STURGIS | A strong opening weekend for the 2019 Sturgis motorcycle rally helped overcome flat attendance over the final days, with final official attendance numbers down slightly from 2018.
Sturgis City Manager Daniel Ainslie said Thursday that 490,000 people attended the 79th annual rally during its 10-day run from August 2-11.
That compares to the official attendance of 495,000 during the 2018 rally. The milestone 75th rally in 2015 drew a record 739,000.
Ainslie, addressing the annual Sturgis Post-Rally Summit at the Sturgis Community Center, said the six parameters used to measure attendance included a mix of up-and-down numbers.
“It’s really easy to know the actual number of people when it’s a ticketed event, when you’re actually able to have a gate and sell a ticket to each individual person that comes in,” Ainslie said. “Sturgis is not that sort of event.”
Ainslie said the city uses six parameters, or metrics, to estimate rally attendance:
- Mount Rushmore attendance during the 13-day period covering the rally.
- Tonnage of garbage hauled daily during the rally, compared to daily averages gathered in the weeks prior to the rally. Ainslie said garbage tonnage was up this year.
- South Dakota Department of Transportation traffic counters set up on major routes into Sturgis, which showed an overall decline in the number of vehicles, 499,654 vehicles, compared to 505,969 vehicles in 2018.
- Numbers of people counted in daily photos taken in downtown Sturgis.
- Counts of vehicles parked away from downtown areas.
- Temporary vendor sales tax revenues, supplied by the state revenue department.
Ainslie said the city takes the percentage change from each of the six parameters and compares them to numbers from a baseline year, 2010, as well as the previous year’s numbers to come up with this year’s estimated attendance of 490,000.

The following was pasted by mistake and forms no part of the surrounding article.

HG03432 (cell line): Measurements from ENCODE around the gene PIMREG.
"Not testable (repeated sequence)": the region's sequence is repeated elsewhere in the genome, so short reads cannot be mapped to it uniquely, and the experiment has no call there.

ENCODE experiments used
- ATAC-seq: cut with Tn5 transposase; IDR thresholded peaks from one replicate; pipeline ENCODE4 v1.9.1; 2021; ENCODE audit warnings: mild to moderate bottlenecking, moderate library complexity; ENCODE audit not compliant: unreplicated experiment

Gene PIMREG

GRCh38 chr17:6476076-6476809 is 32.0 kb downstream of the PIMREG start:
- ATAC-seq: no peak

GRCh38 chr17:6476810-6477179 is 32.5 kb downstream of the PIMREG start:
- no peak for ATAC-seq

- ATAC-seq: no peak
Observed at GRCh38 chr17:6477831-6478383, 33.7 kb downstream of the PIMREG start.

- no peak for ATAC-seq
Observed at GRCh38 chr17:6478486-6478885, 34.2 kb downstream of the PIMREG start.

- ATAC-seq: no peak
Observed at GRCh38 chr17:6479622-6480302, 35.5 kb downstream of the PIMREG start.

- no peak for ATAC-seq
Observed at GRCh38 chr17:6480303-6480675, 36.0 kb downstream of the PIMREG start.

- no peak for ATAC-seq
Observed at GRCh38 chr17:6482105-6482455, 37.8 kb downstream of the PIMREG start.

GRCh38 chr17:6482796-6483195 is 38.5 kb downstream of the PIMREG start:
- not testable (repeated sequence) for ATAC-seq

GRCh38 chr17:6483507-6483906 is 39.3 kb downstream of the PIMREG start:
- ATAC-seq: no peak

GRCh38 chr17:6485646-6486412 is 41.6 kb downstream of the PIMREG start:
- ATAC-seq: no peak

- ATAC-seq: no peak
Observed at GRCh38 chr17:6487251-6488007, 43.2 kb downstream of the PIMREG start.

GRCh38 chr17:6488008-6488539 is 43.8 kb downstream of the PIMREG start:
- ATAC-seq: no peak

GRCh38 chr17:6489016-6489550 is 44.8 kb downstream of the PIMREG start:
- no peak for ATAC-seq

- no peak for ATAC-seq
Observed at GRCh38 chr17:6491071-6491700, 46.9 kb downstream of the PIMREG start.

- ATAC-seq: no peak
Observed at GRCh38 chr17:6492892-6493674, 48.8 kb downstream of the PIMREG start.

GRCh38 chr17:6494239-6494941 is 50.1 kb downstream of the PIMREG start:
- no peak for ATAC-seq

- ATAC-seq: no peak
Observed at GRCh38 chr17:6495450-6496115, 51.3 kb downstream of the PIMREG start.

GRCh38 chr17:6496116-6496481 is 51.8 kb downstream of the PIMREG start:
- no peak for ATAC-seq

“It’s a very minor decrease from last year,” Ainslie said. “Almost every metric showed a decline of about .5 percent, maybe up to 1 percent. There were a couple metrics that were slightly higher.”
Ainslie said the numbers gathered were only for the official 10-day run of the rally. Not included, he said, were tens of thousands of visitors that came in the 10 days to two weeks preceding the event.
Ainslie said $615,116 was raised for various national and local charities during the 2018 rally, with $500,000 specifically earmarked for local charities.
“To put that into perspective, that’s the equivalent if there was actually $4 raised from every resident of the Black Hills," he said. "That's a lot of money to have been raised for a town of 7,000 people.”
Rally Director Jerry Cole said the rally’s economic impact to the state, including direct spending by visitors as well as spending by businesses to prepare and operate during the event, totaled nearly $720.6 million.
Topics of discussion during the summit included demographics of attendees, digital marketing efforts, statistics, identification of new visitor trends, and expectations for the 80th rally, set for Aug. 7-16, 2020.
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